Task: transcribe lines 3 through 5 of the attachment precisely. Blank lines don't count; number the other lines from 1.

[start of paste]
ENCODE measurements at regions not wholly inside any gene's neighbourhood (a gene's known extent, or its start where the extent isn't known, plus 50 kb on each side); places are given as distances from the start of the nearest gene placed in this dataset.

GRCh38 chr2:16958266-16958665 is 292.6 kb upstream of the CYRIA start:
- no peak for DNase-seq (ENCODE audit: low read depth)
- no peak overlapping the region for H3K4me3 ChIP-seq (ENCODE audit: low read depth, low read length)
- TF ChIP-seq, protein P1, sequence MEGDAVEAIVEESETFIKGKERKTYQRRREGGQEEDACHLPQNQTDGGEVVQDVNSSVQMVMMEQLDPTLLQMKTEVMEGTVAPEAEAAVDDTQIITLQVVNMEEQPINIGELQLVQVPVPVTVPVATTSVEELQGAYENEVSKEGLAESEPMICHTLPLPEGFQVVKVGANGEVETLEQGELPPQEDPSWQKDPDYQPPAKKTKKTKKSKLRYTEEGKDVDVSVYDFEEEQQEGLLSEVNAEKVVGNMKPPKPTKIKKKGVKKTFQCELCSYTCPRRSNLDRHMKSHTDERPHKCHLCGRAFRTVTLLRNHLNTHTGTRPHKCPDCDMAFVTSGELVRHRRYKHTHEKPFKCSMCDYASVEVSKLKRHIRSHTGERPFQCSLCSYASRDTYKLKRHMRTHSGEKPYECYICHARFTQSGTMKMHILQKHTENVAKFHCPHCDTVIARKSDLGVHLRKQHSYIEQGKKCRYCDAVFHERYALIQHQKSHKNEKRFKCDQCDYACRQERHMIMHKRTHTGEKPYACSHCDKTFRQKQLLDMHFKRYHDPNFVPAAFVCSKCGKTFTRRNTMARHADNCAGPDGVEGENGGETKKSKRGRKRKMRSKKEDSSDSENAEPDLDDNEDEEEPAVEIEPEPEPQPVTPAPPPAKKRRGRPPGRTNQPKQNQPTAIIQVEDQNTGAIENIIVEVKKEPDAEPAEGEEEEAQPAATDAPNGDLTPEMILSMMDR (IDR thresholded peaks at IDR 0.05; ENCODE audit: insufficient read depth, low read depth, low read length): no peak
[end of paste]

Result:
- no peak for DNase-seq (ENCODE audit: low read depth)
- no peak overlapping the region for H3K4me3 ChIP-seq (ENCODE audit: low read depth, low read length)
- TF ChIP-seq, protein P1, sequence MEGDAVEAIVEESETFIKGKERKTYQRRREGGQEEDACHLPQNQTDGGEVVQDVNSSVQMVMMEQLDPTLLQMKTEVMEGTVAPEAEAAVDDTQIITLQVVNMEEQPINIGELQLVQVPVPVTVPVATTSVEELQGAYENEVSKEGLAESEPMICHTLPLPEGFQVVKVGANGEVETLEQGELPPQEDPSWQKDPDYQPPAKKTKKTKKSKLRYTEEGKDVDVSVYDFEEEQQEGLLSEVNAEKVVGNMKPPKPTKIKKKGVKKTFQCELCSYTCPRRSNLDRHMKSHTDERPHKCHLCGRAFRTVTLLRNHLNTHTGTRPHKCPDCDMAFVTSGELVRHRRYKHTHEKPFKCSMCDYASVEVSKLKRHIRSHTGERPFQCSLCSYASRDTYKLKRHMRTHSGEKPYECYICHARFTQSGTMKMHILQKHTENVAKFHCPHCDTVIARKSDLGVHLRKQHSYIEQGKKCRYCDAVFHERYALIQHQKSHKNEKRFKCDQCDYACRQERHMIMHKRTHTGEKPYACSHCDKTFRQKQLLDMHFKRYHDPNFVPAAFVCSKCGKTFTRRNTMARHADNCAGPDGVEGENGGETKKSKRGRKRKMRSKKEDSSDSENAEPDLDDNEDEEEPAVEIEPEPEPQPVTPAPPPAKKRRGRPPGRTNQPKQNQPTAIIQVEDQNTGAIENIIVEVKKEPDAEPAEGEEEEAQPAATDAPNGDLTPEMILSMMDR (IDR thresholded peaks at IDR 0.05; ENCODE audit: insufficient read depth, low read depth, low read length): no peak